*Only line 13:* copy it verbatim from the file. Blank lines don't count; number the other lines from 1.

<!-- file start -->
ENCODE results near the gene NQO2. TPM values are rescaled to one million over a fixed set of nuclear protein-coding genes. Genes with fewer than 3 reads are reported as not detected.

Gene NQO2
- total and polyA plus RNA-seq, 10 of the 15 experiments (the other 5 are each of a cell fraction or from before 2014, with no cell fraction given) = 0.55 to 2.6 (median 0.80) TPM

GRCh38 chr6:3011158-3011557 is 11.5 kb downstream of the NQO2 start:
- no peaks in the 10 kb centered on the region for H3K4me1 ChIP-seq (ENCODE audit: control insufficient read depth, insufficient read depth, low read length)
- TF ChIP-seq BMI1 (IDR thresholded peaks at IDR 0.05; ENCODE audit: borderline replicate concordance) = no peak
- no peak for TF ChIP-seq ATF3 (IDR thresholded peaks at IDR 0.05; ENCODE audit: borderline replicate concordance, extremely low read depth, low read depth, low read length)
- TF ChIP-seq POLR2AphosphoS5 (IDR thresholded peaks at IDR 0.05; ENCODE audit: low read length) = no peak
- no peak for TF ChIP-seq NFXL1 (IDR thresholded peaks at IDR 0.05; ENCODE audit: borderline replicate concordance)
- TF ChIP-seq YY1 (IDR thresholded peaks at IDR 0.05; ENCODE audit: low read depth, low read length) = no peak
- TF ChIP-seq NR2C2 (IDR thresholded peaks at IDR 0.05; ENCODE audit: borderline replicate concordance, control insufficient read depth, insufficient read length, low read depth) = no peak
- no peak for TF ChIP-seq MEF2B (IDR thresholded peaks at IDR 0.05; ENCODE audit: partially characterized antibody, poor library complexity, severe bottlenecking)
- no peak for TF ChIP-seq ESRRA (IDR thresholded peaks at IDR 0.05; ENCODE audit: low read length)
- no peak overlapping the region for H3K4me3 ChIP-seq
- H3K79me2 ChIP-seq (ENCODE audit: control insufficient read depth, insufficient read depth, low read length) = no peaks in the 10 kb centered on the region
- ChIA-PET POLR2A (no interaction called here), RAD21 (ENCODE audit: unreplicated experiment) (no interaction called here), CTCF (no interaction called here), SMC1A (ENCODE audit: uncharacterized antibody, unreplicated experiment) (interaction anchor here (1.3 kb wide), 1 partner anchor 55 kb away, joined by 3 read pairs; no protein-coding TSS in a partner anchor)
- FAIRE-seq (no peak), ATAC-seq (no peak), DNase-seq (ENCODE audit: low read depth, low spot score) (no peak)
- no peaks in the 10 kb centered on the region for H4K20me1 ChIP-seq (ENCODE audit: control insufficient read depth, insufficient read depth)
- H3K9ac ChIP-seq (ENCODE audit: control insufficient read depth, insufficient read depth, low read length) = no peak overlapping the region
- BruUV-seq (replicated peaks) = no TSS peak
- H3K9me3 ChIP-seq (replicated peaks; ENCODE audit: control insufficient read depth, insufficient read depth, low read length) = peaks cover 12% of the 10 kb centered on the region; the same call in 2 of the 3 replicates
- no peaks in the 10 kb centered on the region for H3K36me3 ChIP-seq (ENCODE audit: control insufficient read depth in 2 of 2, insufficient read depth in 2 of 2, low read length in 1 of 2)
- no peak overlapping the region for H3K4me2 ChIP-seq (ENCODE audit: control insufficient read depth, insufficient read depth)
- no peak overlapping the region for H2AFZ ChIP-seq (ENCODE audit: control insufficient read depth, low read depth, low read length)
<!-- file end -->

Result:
- no peak for TF ChIP-seq ESRRA (IDR thresholded peaks at IDR 0.05; ENCODE audit: low read length)